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[130] When he arrived at Rome the Senate voted him unbounded honors, giving him the privilege of accepting all, or such as he chose. They and the people went out a long distance to meet him, wearing garlands on their heads, and escorted him, when he arrived, first to the temples, and then from the temples to his house. The next day he made speeches to the Senate and to the people, recounting his exploits and his policy from the beginning to the present time. These speeches he wrote down and distributed in pamphlet form. He proclaimed peace and good-will, said that the civil wars were ended, remitted the unpaid taxes, and released the farmers of the revenue and the holders of public leases from what they owed. Of the honors voted to him, he accepted an ovation1 and annual solemnities on the days of his victories, and a golden image to be erected in the forum, with the garb he wore when he entered the city, to stand on a column surrounded by the beaks of captured ships. There the image was placed bearing the inscription: “"PEACE, LONG DISTURBED, HE REËSTABLISHED ON LAND AND SEA."”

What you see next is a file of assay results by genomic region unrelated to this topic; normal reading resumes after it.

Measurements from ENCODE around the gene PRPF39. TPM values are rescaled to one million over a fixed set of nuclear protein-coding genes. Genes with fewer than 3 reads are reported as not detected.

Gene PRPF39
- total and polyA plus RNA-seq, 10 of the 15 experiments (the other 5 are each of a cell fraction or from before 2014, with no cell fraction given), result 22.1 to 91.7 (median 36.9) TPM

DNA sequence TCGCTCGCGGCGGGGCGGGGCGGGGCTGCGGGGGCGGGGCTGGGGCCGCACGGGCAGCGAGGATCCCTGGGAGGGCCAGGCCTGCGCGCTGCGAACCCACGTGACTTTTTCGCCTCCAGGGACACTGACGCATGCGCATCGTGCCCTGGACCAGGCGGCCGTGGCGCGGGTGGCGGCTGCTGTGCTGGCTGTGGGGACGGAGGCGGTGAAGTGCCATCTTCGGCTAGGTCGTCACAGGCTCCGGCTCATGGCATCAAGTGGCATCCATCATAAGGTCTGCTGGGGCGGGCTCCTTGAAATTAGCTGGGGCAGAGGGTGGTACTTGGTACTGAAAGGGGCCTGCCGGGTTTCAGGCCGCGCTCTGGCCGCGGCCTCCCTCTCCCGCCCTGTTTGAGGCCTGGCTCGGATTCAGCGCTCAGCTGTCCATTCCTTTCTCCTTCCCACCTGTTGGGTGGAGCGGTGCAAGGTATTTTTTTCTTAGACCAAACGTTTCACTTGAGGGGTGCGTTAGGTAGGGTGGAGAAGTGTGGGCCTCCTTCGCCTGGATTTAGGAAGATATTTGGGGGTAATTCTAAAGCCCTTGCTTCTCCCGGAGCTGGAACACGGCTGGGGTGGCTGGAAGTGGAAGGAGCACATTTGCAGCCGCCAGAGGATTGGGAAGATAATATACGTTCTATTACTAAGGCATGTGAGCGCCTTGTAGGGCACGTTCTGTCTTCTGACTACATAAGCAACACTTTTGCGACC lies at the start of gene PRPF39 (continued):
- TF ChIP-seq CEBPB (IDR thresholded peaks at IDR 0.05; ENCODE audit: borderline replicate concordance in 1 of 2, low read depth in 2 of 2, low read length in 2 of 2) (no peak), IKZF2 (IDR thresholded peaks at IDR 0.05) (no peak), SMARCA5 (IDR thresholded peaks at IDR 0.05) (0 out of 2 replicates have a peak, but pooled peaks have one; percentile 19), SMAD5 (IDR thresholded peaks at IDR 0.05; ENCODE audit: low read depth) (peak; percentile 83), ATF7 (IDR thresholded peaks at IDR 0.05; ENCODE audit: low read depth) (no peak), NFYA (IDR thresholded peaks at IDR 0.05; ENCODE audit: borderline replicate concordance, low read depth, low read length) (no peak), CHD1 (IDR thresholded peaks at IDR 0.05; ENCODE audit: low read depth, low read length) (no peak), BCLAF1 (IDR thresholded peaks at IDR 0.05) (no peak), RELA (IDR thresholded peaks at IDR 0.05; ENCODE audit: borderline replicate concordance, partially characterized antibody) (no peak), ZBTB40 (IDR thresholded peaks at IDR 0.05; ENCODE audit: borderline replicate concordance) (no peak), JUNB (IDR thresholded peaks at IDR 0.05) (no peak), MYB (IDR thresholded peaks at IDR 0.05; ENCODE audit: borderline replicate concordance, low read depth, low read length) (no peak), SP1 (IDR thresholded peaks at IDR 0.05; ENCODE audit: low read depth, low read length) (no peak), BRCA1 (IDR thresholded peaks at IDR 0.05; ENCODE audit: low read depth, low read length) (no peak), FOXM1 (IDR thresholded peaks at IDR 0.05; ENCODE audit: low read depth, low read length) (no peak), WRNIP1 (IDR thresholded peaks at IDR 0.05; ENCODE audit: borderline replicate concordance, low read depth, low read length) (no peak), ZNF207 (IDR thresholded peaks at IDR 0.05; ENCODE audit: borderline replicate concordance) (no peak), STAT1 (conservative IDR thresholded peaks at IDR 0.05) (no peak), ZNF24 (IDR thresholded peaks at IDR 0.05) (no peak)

1 πομπὴν; a procession inferior in splendor and magnitude to a triumph, the latter being awarded only for victories over foreign enemies. This ceremony was concluded with the sacrifice of a sheep (ovis), from which the word " ovation" is supposed to be derived.

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